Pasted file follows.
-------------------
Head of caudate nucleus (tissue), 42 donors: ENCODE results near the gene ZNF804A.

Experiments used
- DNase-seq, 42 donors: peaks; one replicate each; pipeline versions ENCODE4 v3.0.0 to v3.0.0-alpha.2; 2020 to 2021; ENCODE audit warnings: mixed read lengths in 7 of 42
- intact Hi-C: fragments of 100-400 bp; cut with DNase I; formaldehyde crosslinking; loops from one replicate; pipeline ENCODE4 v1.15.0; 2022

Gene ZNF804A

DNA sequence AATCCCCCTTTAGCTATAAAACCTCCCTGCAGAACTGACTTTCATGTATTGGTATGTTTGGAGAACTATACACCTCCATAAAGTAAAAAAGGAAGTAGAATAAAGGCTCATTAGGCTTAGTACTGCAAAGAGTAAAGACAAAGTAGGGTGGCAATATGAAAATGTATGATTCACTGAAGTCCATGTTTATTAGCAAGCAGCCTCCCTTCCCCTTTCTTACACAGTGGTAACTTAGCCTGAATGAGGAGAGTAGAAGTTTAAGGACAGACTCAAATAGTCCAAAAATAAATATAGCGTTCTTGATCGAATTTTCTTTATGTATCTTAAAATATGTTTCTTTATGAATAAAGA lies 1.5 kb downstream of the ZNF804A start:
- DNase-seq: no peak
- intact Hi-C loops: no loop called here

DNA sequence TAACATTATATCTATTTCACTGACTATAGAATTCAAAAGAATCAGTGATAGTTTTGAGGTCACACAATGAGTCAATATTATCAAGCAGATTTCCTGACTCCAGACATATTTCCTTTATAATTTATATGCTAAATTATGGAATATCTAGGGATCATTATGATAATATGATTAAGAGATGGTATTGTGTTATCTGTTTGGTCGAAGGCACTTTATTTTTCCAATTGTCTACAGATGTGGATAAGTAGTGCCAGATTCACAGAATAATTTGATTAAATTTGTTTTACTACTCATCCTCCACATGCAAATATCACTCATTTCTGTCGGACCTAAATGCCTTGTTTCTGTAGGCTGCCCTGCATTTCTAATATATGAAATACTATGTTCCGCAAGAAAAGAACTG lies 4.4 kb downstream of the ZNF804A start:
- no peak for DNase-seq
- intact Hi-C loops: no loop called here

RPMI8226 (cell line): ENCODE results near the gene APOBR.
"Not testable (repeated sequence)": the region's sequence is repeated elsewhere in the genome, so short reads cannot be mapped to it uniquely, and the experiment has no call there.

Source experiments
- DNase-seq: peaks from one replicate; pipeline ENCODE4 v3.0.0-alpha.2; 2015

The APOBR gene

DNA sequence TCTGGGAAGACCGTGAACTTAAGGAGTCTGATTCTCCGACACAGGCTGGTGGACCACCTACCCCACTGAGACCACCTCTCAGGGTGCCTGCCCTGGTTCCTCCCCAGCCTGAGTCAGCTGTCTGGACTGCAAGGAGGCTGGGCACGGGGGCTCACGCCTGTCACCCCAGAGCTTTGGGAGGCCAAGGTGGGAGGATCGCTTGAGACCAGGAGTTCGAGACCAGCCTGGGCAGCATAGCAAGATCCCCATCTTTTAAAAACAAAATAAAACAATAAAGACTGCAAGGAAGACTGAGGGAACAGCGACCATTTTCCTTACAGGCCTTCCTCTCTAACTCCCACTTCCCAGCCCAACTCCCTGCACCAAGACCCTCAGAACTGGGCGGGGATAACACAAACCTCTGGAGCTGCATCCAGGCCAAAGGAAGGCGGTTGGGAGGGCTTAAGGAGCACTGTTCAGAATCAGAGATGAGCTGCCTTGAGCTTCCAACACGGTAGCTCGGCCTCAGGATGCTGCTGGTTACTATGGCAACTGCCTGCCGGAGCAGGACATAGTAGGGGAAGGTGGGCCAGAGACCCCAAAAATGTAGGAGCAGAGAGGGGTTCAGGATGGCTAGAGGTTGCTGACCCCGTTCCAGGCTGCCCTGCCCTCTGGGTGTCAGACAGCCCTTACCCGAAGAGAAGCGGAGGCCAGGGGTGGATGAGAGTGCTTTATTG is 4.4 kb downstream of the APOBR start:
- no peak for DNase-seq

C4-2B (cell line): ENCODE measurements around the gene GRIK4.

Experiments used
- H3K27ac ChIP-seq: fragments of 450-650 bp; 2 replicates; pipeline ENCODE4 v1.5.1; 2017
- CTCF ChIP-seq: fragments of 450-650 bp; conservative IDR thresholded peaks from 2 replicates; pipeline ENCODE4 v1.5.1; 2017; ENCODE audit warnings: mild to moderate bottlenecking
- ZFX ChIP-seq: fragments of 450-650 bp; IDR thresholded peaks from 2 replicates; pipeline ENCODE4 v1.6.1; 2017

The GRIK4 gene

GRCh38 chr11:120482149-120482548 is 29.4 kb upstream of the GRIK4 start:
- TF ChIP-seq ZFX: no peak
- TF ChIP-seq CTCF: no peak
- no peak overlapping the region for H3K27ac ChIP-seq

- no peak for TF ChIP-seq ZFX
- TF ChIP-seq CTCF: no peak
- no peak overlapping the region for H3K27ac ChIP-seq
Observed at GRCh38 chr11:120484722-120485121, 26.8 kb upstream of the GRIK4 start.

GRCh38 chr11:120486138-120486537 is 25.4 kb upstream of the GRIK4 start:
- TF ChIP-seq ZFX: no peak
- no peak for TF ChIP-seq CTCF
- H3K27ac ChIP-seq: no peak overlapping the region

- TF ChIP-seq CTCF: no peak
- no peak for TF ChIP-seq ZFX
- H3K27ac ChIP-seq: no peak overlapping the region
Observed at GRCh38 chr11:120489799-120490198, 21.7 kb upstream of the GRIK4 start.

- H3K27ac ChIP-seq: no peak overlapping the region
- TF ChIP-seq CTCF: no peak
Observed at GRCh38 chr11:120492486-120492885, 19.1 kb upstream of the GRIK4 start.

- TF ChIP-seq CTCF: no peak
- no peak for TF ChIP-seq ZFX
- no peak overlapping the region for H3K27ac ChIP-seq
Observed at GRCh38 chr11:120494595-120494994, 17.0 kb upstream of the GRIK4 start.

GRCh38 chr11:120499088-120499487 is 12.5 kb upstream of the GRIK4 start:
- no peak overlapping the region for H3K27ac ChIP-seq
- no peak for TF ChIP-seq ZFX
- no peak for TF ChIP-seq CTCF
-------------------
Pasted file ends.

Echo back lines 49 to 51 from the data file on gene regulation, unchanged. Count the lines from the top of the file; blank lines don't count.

- no peak overlapping the region for H3K27ac ChIP-seq
- no peak for TF ChIP-seq ZFX
- no peak for TF ChIP-seq CTCF